Cancer-associated genodermatoses: Skin neoplasms as clues to hereditary tumor syndromes

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Abstract

Characteristic skin neoplasms are associated with a large number of hereditary tumor syndromes and their knowledge and early detection may facilitate the diagnosis of the underlying malignancies. We will review the clinical and dermatopathological aspects of cutaneous and visceral lesions and the recent progresses in understanding the etiology, pathogenesis and therapies of selected tumor syndromes. The skin neoplasms we chose to consider are multiple neurofibromas in neurofibromatosis, cylindromas and trichoepitheliomas in Broke-Spiegler syndrome, sebaceous tumors and keratoacanthomas in Muir-Torre syndrome, Gardner fibromas in Gardner syndrome, multiple basal cell carcinomas in nevoid basal cell carcinoma (Gorlin) syndrome, multiple tricholemmomas in Cowden syndrome, multiple fibrofolliculomas in Birt-Hogg-Dubé syndrome and multiple leiomyomas in hereditary leiomyomatosis and renal cell cancer. Hereditary cancers have distinct biological and clinical features as compared to their sporadic counterparts; for this reason, we are now able to experiment new treatment approaches involving not only tumor detection and prevention, but also tailored therapeutic strategies focusing on the peculiar druggable molecular targets. © 2012 Elsevier Ireland Ltd.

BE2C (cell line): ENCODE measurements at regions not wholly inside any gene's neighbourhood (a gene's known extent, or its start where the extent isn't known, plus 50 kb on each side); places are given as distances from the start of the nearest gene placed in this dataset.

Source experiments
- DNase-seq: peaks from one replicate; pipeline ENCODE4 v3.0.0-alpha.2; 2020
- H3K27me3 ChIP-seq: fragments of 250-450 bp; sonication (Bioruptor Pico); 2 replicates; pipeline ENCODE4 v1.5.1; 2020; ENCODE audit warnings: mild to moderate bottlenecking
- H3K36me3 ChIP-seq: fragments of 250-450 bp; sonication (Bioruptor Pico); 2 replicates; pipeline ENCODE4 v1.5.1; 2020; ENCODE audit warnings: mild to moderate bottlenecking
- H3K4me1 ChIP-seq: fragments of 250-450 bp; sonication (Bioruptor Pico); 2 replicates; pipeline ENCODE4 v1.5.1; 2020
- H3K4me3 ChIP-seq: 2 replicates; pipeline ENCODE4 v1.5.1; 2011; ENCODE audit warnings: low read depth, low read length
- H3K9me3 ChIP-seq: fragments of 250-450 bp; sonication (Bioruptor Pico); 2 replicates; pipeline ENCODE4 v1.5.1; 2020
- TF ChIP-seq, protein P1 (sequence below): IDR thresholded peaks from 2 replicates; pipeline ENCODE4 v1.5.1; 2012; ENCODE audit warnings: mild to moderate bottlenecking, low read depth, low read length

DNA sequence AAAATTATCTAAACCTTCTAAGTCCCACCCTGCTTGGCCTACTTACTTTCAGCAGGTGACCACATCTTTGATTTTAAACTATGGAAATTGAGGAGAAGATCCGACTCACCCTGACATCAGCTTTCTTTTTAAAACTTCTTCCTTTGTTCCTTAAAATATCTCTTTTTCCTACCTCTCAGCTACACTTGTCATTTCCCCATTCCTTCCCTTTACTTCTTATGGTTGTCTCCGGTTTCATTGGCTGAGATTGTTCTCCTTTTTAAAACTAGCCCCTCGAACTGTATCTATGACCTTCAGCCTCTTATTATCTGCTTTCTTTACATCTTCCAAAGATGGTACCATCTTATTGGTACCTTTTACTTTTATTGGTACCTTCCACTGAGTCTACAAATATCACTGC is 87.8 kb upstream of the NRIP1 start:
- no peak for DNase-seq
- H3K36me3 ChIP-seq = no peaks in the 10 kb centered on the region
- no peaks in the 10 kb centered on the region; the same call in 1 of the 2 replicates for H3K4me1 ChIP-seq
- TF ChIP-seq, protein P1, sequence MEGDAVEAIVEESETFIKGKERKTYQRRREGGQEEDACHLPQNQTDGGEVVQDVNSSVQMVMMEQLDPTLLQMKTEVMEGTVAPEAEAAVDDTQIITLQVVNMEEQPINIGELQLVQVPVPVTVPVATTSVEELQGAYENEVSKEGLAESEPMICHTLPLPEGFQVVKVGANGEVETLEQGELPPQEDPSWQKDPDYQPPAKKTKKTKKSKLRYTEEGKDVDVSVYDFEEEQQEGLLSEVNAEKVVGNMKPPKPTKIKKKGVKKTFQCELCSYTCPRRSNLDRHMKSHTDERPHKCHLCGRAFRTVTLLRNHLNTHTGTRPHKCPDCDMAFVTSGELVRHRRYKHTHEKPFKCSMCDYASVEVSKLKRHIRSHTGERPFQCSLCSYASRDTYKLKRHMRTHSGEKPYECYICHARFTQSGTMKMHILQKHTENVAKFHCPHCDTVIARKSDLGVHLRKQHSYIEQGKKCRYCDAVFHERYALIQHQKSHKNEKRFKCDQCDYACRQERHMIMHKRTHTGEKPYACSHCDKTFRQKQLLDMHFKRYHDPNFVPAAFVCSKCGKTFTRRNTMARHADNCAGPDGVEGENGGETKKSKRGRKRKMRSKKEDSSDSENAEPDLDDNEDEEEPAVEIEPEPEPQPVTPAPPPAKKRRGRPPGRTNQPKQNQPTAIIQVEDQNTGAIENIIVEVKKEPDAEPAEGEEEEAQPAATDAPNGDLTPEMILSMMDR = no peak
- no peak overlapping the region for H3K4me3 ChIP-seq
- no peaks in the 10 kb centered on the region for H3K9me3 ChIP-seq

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APA

Ponti, G., Pellacani, G., Seidenari, S., Pollio, A., Muscatello, U., & Tomasi, A. (2013, March). Cancer-associated genodermatoses: Skin neoplasms as clues to hereditary tumor syndromes. Critical Reviews in Oncology/Hematology. https://doi.org/10.1016/j.critrevonc.2012.07.001

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